After that, whenever Jimmy got a bit wild, the men would draw away and speak to him in placating words. And although he tried not to, Jimmy began to be cheeky, even to big men.
A new driver from the North came in one night on a special, and seeing Jimmy shouldered him roughly, but not intentionally so. Jimmy hauled him off to “crack him,” but Mascot grabbed his arm and when Jimmy had cooled down Mascot spoke in quiet tones to the stranger. What he said Jimmy could not hear, but the man shook Mascot off, and said—
“I don't care if he is ‘Whiskers Blake'.”
As he said it he turned and glared at Jimmy and laughed.
“What, that little squirt!” he sneered.
And then Jimmy hit him, right on the ear, and down went the driver, while his fireman, who was not in the joke, stared in amazement and edged away, in case Jimmy was fighting a tribal war, which would include him.
While Jimmy was still gazing at the prostrate man, three enginemen made a rush at him, and grabbed him with his arms held tightly against his sides.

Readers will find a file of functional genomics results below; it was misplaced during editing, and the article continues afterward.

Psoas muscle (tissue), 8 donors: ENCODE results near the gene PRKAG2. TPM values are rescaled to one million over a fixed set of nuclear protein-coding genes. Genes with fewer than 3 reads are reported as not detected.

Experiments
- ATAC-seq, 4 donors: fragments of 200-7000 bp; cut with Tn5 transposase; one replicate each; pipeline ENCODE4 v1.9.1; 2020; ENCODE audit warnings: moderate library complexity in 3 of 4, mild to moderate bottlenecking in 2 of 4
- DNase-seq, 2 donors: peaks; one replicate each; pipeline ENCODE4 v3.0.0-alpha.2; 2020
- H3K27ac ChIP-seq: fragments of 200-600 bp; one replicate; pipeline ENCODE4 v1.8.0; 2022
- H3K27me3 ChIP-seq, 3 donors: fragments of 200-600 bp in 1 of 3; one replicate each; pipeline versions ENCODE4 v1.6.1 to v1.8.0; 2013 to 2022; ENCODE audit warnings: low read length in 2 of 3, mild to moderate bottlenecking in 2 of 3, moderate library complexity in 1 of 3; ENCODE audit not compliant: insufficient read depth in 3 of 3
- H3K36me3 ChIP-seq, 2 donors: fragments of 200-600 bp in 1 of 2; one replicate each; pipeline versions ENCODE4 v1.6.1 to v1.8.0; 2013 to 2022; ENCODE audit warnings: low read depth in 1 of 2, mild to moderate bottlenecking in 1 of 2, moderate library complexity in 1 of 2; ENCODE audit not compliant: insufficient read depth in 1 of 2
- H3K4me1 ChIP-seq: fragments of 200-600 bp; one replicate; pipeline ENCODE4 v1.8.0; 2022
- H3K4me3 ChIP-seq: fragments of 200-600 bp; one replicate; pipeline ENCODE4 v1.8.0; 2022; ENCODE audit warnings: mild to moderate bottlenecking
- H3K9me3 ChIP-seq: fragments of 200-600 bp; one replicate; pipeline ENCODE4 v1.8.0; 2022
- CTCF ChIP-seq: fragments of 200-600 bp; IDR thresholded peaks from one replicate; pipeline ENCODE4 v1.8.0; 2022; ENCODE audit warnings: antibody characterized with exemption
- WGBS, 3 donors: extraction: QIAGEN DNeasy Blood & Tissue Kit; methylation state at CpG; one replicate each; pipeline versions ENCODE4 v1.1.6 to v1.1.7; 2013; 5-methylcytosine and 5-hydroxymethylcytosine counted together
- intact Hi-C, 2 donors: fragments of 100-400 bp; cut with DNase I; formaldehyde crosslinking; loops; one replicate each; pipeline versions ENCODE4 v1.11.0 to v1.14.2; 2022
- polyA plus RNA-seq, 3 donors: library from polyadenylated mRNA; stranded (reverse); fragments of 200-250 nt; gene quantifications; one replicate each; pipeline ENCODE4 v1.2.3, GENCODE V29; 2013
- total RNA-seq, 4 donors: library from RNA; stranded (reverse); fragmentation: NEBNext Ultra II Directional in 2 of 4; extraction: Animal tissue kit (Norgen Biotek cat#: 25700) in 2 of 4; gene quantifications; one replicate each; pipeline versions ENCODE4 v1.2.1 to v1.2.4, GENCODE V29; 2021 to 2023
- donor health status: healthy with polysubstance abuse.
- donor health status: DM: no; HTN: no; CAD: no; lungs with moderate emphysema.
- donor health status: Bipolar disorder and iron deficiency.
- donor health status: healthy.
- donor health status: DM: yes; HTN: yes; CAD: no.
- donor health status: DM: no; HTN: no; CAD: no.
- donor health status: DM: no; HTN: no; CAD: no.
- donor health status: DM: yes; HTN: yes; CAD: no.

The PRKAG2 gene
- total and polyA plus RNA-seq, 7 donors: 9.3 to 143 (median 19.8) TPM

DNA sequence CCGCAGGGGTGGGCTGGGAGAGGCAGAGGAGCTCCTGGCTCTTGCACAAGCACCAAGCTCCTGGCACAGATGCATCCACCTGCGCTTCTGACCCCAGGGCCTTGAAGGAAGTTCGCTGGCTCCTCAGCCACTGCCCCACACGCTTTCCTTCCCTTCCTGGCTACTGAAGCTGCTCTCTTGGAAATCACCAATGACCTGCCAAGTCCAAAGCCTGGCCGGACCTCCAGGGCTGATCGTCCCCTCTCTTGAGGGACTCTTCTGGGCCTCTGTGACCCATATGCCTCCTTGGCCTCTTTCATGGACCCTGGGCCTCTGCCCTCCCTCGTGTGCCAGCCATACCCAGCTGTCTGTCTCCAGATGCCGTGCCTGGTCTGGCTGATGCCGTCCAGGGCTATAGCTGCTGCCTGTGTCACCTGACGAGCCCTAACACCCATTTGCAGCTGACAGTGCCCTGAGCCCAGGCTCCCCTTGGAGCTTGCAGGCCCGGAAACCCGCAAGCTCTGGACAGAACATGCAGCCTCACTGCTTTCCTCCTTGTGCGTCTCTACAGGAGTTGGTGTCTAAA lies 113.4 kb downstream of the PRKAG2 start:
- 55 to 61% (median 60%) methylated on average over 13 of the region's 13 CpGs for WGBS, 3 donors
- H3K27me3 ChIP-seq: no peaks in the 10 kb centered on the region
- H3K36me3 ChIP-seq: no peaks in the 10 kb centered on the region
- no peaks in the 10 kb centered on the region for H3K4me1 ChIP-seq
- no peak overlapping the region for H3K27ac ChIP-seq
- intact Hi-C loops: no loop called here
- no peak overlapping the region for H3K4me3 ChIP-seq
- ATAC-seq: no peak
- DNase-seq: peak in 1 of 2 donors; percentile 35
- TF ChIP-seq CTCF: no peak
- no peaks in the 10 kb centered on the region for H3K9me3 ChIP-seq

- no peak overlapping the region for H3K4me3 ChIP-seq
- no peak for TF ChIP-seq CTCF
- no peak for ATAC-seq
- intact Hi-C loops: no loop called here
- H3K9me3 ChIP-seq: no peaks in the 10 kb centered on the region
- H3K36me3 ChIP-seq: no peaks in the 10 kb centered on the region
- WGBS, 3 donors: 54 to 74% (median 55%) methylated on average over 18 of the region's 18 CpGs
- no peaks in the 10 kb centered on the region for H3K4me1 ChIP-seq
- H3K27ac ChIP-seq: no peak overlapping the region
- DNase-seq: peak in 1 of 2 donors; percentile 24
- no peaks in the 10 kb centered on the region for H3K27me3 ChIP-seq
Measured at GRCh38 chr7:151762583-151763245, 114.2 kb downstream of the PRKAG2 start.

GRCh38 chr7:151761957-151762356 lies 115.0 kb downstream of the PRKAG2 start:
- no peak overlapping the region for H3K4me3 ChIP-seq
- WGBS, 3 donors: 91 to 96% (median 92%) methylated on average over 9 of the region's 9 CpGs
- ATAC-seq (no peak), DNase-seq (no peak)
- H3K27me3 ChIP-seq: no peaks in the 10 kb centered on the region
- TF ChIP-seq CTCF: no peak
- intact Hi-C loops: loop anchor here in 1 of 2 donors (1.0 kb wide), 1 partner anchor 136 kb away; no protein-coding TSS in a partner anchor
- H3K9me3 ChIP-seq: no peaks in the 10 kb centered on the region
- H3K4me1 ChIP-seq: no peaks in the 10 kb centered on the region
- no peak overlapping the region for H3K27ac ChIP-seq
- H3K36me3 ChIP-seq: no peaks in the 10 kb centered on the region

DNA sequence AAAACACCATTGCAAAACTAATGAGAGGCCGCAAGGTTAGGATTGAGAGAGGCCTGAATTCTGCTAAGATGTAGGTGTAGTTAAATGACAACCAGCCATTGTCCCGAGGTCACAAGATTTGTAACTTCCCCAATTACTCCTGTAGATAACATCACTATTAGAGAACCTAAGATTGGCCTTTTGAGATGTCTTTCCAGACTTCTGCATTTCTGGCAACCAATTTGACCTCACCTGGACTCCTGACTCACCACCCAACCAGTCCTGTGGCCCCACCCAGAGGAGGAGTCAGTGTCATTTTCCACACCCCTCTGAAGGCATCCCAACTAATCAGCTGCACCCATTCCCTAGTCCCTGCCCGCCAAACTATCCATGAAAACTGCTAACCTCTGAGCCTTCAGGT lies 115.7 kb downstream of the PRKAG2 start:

“You're dangerous,” one of them said. Jimmy just went mad then.page 50
“Am I?” he yelled. “Well look out,” and to the amazement of the fireman and himself—the only two who were not in the joke—he flung the three off, knocked one of them down and walked off majestically.
“The next time you touch me, you won't get off so easy,” he said, and went off into the night to think about this strange access of strength which had come to him. Perhaps it was heavensent, he thought. When he looked down at his slight form and bandy legs, he remembered that bandy men often were very strong in the legs, but it was in his arms, too, that the strength lay, and they weren't bandy. Perhaps, thought Jimmy, if he trained he might become a great wrestler and make big money.
When Jimmy's wife woke the next morning, she was confronted by the spectacle of her husband with very little on, standing before the narrow slit of mirror in their time-payment-wardrobe. He was posing like a strong man, flexing his arms and waving his hips about.
“What the devil's the matter with you?” she asked in disrespectful tones, not at all suited for addressing a man who was the terror of the Junction. But then, Jimmy was not a boastful man at home and she knew nothing of his prowess as a strong man.